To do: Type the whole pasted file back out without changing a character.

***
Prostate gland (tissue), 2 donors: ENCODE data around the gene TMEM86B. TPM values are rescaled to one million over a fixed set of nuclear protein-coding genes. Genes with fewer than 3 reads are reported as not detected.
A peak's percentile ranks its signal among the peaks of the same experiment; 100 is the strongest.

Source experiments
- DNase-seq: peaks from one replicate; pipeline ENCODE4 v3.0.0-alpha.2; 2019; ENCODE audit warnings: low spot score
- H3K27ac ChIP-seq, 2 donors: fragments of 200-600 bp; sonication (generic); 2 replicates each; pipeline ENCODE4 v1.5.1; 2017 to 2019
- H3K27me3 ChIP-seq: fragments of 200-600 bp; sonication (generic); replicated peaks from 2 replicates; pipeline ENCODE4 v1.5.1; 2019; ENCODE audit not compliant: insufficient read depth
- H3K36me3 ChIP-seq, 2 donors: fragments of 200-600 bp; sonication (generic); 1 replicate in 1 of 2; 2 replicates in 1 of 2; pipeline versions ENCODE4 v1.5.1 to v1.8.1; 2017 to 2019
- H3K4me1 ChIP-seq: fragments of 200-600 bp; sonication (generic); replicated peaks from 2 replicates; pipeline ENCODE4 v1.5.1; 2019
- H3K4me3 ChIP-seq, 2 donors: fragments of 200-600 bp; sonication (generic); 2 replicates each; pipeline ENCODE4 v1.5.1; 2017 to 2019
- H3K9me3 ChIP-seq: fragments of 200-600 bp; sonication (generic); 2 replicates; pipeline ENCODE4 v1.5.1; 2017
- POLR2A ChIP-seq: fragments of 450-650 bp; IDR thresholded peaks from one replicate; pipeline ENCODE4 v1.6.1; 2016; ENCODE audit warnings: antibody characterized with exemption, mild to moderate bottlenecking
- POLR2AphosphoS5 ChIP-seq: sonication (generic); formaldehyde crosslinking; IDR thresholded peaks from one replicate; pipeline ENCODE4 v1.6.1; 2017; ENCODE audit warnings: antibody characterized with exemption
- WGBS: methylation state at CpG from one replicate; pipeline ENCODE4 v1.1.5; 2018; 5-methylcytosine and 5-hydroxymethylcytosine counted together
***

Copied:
Prostate gland (tissue), 2 donors: ENCODE data around the gene TMEM86B. TPM values are rescaled to one million over a fixed set of nuclear protein-coding genes. Genes with fewer than 3 reads are reported as not detected.
A peak's percentile ranks its signal among the peaks of the same experiment; 100 is the strongest.

Source experiments
- DNase-seq: peaks from one replicate; pipeline ENCODE4 v3.0.0-alpha.2; 2019; ENCODE audit warnings: low spot score
- H3K27ac ChIP-seq, 2 donors: fragments of 200-600 bp; sonication (generic); 2 replicates each; pipeline ENCODE4 v1.5.1; 2017 to 2019
- H3K27me3 ChIP-seq: fragments of 200-600 bp; sonication (generic); replicated peaks from 2 replicates; pipeline ENCODE4 v1.5.1; 2019; ENCODE audit not compliant: insufficient read depth
- H3K36me3 ChIP-seq, 2 donors: fragments of 200-600 bp; sonication (generic); 1 replicate in 1 of 2; 2 replicates in 1 of 2; pipeline versions ENCODE4 v1.5.1 to v1.8.1; 2017 to 2019
- H3K4me1 ChIP-seq: fragments of 200-600 bp; sonication (generic); replicated peaks from 2 replicates; pipeline ENCODE4 v1.5.1; 2019
- H3K4me3 ChIP-seq, 2 donors: fragments of 200-600 bp; sonication (generic); 2 replicates each; pipeline ENCODE4 v1.5.1; 2017 to 2019
- H3K9me3 ChIP-seq: fragments of 200-600 bp; sonication (generic); 2 replicates; pipeline ENCODE4 v1.5.1; 2017
- POLR2A ChIP-seq: fragments of 450-650 bp; IDR thresholded peaks from one replicate; pipeline ENCODE4 v1.6.1; 2016; ENCODE audit warnings: antibody characterized with exemption, mild to moderate bottlenecking
- POLR2AphosphoS5 ChIP-seq: sonication (generic); formaldehyde crosslinking; IDR thresholded peaks from one replicate; pipeline ENCODE4 v1.6.1; 2017; ENCODE audit warnings: antibody characterized with exemption
- WGBS: methylation state at CpG from one replicate; pipeline ENCODE4 v1.1.5; 2018; 5-methylcytosine and 5-hydroxymethylcytosine counted together